The Multilateral Development Finance Non-System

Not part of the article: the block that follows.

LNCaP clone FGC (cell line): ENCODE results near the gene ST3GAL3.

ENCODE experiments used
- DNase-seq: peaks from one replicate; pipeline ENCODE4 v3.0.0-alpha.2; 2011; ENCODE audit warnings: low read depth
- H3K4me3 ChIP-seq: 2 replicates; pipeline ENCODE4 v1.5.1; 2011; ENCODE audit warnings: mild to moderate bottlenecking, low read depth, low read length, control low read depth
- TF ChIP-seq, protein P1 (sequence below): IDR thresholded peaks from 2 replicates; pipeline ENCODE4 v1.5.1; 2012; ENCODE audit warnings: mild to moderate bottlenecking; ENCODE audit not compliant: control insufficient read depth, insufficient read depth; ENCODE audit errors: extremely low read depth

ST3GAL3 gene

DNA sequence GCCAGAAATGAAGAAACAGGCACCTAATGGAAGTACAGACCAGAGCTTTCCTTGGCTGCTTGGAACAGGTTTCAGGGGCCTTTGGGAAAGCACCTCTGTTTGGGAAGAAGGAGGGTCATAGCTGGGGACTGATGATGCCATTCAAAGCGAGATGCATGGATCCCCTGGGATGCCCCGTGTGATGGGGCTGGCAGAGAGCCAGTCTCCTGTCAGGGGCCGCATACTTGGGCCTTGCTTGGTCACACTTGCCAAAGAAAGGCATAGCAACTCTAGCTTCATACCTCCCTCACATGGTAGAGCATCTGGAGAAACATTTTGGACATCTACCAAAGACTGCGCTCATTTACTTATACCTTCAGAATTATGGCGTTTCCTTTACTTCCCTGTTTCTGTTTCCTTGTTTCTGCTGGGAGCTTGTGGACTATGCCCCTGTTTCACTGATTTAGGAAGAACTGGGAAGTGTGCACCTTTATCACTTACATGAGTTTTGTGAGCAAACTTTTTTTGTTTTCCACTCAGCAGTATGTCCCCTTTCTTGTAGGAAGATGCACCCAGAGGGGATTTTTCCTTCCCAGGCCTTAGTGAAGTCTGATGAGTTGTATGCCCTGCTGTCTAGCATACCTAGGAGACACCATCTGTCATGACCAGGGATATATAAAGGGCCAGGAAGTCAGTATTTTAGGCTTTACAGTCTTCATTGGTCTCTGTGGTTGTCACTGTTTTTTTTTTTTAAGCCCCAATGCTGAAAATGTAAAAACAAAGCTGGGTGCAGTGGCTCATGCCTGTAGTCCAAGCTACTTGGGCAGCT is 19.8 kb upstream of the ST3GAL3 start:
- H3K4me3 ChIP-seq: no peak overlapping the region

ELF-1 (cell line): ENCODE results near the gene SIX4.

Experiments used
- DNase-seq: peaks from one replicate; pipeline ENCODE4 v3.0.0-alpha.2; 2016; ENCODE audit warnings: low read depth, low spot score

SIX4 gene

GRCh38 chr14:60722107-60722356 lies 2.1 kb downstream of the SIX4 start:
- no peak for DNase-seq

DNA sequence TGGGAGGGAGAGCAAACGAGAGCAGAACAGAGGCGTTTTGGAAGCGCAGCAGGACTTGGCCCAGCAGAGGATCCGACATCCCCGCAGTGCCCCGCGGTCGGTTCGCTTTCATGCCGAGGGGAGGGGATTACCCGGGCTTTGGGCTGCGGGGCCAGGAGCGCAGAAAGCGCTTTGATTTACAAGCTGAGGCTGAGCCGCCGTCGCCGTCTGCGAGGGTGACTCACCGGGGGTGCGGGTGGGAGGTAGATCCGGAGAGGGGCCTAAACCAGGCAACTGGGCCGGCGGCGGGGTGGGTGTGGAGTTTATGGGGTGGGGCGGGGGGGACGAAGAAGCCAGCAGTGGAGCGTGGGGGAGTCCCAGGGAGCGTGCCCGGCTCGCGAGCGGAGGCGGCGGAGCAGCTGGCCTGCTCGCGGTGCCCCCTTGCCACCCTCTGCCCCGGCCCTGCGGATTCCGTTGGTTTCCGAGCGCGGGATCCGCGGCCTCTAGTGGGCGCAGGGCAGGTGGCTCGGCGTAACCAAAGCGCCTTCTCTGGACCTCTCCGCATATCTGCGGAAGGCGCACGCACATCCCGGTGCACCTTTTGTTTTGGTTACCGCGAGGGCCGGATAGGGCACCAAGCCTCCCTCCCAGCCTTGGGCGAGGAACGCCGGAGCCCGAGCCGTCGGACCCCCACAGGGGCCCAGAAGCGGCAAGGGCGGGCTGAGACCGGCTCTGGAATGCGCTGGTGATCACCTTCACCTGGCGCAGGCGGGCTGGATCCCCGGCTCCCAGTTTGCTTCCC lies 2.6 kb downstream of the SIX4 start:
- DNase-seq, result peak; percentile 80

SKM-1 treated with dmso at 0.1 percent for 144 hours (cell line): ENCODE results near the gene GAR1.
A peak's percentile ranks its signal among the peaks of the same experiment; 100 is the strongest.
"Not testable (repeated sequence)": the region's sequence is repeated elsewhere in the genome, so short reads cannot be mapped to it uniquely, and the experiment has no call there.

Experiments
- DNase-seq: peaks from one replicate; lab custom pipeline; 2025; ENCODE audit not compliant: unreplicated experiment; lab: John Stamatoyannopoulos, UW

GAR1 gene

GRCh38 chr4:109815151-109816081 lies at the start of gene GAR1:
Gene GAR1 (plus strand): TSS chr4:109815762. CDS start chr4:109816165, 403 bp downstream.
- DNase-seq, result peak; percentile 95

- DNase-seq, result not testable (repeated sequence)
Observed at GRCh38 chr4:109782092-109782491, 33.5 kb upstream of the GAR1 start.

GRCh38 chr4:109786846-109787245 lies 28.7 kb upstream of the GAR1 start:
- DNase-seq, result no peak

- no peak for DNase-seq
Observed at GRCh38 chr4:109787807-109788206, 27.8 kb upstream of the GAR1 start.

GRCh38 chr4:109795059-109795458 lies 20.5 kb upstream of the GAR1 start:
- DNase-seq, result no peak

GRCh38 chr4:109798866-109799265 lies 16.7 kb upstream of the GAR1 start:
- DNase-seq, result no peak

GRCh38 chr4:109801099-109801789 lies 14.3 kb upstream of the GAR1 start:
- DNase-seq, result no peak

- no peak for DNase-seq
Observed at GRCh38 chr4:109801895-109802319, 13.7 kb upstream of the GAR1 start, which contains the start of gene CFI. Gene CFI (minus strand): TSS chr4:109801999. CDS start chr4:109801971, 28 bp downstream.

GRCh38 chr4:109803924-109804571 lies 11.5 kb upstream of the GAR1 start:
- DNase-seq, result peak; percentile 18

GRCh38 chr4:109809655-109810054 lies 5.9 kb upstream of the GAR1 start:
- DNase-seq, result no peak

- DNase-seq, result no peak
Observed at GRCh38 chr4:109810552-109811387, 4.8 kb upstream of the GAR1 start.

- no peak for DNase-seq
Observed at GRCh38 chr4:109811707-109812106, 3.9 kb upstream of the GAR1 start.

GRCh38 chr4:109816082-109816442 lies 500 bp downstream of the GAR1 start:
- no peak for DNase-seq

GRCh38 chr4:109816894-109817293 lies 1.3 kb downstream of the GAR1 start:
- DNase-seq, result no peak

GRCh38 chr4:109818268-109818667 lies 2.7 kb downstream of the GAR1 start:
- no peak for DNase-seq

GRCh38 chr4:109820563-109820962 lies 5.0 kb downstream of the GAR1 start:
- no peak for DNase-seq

Policy makers are committed to delivering more and better aid in pursuit of an increasing number of development-related goals. These commitments have led to new pressures on the multilateral system. At the country-level, in line with the Paris Declaration, multilateral agencies are striving to coordinate better their activities, as a proliferation of actors and financing instruments has led to high and hard-to-manage transaction costs. Within agencies, efforts are being made to improve performance assessment and evaluation, in order to ensure a greater focus on results. Their performance is also being placed under increasing scrutiny by bilateral funders. Developing countries need support in dealing with the growing complexity of multilateral development finance. It has become clear that, whilst an abundance of financers and instruments has given recipient countries more choice in financing their development, many lack the governance structures and administrative capacity to exercise this choice effectively. Improving coordination processes at the country level would help reduce the transaction costs for both recipient countries and donors. Prof. Reisen’s presentation will map the rising complexity in current development finance, discuss the cost arising from that complexity to recipient countries, weigh the policy challenges to Western donors, and present some reform ideas.